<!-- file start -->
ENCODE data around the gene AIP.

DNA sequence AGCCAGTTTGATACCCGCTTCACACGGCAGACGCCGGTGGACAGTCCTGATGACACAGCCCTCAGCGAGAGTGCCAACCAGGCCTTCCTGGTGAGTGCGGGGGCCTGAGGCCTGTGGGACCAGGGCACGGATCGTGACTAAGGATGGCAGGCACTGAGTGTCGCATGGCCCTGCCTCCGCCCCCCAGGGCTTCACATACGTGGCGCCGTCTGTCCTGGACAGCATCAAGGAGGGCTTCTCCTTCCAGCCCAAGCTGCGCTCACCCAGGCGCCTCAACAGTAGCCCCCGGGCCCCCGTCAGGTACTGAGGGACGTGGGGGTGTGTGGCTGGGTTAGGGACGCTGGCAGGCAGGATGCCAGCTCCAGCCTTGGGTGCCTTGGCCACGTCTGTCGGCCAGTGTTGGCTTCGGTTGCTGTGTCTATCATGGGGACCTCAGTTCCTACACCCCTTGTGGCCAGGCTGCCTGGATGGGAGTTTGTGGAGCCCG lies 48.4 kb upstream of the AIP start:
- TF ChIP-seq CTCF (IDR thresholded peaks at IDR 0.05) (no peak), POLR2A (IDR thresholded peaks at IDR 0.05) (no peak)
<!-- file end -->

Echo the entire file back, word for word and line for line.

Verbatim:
ENCODE data around the gene AIP.

DNA sequence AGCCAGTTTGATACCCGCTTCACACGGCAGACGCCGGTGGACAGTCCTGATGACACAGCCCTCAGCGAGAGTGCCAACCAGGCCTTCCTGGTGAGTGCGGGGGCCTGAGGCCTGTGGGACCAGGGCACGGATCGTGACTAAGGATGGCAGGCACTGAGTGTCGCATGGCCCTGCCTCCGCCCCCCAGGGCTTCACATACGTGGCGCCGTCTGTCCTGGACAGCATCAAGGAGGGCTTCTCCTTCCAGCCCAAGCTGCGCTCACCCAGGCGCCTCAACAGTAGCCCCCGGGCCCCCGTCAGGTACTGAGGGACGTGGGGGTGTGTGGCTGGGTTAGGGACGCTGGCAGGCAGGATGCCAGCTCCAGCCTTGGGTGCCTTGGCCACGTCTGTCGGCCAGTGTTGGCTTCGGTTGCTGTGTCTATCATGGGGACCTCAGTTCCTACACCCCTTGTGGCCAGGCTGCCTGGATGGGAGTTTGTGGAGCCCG lies 48.4 kb upstream of the AIP start:
- TF ChIP-seq CTCF (IDR thresholded peaks at IDR 0.05) (no peak), POLR2A (IDR thresholded peaks at IDR 0.05) (no peak)